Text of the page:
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BluePoint system installed

Mary Wojcik, News Editor

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CODE BLUE: BluePoint emergency alert system pull stations are fully functioning around DGN halls.

In November, Associate Principal for Operations and Technology, Dr. Ken Sorensen held a school-wide assembly addressing new safety features implemented this year, including the BluePoint emergency alert system.

Administration became aware of BluePoint last year and decided to implement it over the summer after visiting schools around the area that had the system in use, such as Lyons Township, Hinsdale Central, and Hinsdale South.

“We started to explore it some more and realized that this is probably something that could be of benefit here,” Dr. Sorensen said.

The installation of the systems at DGN, DGS, and Transition 99 cost the district $175,960.

BluePoint works like a fire alarm, where anyone can activate a pull station. When the system is activated, an emergency response message begins playing on a loop over the public address system (PA), and blue strobe lights flash all around the building. The police are immediately notified.

The system itself was not actively functioning until November due to setbacks in testing.

When we first tested it, the strobes went, but the PA did not go. We didn’t want to do anything until we knew it was working as it should.”

— Dr. Ken Sorensen

When the system became fully functioning, Dr. Sorensen outlined at the assembly the potential consequences for falsely activating a BluePoint alarm, which were added to the student handbook.

The handbook states that “activating a police alarm without evidence of imminent danger” may result in suspension, police consequence, arrest or expulsion.

“I don’t expect anyone to activate a pull station without reason, because of the seriousness of this and the response that will take place,” Dr. Sorensen said.

In addition to the 28 pull stations located throughout the building, 20 remote controls that can activate the BluePoint system from anywhere were given to administrators and security staff.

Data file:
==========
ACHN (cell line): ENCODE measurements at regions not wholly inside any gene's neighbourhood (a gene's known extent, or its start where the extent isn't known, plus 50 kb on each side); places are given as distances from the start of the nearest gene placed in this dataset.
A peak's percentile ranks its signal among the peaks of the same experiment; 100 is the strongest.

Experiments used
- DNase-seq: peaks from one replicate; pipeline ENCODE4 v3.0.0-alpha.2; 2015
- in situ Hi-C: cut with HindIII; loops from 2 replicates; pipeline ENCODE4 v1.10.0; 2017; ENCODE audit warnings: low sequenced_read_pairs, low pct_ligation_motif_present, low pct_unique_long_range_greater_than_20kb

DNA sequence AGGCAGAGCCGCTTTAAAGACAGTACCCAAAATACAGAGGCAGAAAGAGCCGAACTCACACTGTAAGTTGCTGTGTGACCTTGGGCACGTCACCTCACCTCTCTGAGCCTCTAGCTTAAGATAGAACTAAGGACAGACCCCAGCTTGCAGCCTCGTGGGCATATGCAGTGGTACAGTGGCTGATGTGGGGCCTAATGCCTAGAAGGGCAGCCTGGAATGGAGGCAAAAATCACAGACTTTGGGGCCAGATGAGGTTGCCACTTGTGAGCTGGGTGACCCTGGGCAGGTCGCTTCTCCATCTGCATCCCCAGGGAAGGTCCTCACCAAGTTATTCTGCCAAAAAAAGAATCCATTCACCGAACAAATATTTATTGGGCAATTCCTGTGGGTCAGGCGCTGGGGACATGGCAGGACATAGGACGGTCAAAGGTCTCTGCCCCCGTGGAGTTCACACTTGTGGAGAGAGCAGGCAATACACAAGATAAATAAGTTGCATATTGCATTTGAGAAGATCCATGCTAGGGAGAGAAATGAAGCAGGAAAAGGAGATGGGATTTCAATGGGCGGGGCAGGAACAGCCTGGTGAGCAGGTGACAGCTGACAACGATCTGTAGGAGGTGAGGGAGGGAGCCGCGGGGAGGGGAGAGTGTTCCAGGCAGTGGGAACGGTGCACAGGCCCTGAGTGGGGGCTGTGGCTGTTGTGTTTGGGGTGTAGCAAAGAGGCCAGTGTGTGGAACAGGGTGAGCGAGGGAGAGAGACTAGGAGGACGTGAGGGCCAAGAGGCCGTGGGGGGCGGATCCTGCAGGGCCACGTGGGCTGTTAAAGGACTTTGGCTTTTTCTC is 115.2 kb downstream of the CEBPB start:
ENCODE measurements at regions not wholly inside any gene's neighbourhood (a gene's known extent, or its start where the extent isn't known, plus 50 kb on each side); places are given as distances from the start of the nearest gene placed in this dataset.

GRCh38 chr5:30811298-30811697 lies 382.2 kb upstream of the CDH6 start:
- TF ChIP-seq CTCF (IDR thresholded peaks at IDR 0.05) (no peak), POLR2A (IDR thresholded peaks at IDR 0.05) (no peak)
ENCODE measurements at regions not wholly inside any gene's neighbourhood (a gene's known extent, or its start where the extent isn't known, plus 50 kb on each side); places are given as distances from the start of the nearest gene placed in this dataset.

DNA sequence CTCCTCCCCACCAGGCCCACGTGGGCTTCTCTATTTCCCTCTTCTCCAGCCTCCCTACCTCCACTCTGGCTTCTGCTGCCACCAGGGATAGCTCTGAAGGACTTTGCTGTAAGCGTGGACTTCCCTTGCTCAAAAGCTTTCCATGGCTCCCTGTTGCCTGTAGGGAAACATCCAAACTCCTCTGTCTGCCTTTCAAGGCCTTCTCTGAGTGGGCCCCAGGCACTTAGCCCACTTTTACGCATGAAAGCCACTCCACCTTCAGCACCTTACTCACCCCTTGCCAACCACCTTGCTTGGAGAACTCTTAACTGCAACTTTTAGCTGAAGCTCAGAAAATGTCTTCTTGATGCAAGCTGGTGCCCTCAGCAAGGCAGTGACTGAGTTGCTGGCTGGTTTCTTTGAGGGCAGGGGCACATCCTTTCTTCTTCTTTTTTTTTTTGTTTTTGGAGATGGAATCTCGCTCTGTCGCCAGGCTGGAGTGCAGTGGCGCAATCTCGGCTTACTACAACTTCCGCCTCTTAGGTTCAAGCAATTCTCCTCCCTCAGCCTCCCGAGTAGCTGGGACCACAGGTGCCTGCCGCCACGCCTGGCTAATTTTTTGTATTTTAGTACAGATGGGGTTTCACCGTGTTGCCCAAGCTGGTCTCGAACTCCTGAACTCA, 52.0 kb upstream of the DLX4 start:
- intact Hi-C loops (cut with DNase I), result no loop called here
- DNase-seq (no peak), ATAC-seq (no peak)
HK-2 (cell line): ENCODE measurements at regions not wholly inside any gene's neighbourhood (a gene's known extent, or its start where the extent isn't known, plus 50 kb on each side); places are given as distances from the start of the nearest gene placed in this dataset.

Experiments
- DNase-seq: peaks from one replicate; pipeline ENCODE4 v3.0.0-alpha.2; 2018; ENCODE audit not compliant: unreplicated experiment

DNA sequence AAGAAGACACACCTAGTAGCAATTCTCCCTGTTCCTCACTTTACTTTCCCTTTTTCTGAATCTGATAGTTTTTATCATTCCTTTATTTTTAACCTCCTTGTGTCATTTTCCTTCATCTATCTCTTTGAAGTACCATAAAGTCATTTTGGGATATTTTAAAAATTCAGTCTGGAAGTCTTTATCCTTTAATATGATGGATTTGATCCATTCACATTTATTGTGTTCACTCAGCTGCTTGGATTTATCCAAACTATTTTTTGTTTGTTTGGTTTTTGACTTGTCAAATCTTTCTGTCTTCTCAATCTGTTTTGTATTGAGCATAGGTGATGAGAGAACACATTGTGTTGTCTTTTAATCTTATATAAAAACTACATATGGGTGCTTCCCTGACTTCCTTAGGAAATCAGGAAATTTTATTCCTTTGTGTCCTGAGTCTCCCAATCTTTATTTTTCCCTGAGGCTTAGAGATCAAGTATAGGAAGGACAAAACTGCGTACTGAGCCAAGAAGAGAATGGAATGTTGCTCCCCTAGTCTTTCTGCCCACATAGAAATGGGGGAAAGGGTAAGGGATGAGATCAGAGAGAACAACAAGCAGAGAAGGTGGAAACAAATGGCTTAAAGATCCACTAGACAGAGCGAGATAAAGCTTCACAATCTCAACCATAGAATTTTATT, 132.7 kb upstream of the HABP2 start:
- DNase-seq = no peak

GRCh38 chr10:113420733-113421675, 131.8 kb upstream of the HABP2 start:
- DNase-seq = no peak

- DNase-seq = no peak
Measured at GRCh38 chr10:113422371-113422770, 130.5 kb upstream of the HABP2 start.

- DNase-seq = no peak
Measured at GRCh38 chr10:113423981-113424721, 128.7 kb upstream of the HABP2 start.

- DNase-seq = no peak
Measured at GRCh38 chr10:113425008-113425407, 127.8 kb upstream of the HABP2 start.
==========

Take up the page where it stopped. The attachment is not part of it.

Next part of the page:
Part of the decision to introduce many of these safety features have come from positive feedback of the Student Safety Committee, a group run by Dr. Sorensen that meets with students to discuss school safety.

The committee was formed at the end of last year when administration heard of student plans to organize a walkout in protest of gun violence after the shooting in Parkland, Florida.

Administration wanted to work cooperatively with students to ensure their voices were heard and everything was done safely.

Senior Riley Hornilla, one of its members, appreciates seeing feedback from students implemented this year.

“We’re trying to help the administration understand what we want in order to keep us safe,” Hornilla said.

Dr. Sorensen emphasized the importance of listening to feedback from the committee and considering that when making decisions regarding student safety.

“Sometimes we get caught up in an adult perspective on things, and we’re here for kids, so we need their perspectives to understand what’s on their mind,” Dr. Sorensen said.

Hornilla hopes that working with the committee and continuing to inform both students and staff will be the best way to help people think about how to keep themselves and others safe.

“I don’t think there’s ever going to be a ‘here’s the best way to deal with this’. Cookie cutter plans like that are never going to work. You want kids to focus on making sure that they feel safe,” Hornilla said.

About the Writer
Mary Wojcik, News Editor

Mary is a News editor for the Omega this year. She has always loved writing and been interested in journalism. She is on the Orchesis Dance Team here at...

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